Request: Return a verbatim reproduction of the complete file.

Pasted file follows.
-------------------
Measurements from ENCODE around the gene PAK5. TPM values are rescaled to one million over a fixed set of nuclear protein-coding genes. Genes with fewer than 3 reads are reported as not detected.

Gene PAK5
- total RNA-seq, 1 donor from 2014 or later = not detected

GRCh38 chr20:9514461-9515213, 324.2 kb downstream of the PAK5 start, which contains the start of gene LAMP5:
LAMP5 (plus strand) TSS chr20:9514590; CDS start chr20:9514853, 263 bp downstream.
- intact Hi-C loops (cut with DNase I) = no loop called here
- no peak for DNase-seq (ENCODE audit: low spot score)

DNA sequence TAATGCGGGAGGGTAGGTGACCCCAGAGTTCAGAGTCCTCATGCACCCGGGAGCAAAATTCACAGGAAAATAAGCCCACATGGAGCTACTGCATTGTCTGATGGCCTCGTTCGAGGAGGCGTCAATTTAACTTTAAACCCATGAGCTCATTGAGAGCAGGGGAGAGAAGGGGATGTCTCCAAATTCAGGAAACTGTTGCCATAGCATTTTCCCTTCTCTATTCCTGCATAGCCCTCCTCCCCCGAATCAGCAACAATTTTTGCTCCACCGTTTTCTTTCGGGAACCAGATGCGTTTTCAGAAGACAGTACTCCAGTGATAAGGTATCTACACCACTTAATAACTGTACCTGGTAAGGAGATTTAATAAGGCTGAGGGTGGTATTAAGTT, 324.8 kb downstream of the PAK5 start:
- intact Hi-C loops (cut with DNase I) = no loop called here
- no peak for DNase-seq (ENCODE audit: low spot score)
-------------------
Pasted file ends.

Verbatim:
Measurements from ENCODE around the gene PAK5. TPM values are rescaled to one million over a fixed set of nuclear protein-coding genes. Genes with fewer than 3 reads are reported as not detected.

Gene PAK5
- total RNA-seq, 1 donor from 2014 or later = not detected

GRCh38 chr20:9514461-9515213, 324.2 kb downstream of the PAK5 start, which contains the start of gene LAMP5:
LAMP5 (plus strand) TSS chr20:9514590; CDS start chr20:9514853, 263 bp downstream.
- intact Hi-C loops (cut with DNase I) = no loop called here
- no peak for DNase-seq (ENCODE audit: low spot score)

DNA sequence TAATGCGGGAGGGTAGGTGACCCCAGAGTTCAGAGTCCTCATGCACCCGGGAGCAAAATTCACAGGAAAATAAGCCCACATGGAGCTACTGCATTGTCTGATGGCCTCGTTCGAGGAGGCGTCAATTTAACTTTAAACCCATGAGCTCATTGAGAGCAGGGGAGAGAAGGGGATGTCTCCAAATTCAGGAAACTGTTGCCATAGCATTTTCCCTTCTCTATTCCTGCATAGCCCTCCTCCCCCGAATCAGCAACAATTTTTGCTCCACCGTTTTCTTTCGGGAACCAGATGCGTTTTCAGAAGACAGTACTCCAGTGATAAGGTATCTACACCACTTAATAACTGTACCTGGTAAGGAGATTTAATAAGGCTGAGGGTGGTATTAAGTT, 324.8 kb downstream of the PAK5 start:
- intact Hi-C loops (cut with DNase I) = no loop called here
- no peak for DNase-seq (ENCODE audit: low spot score)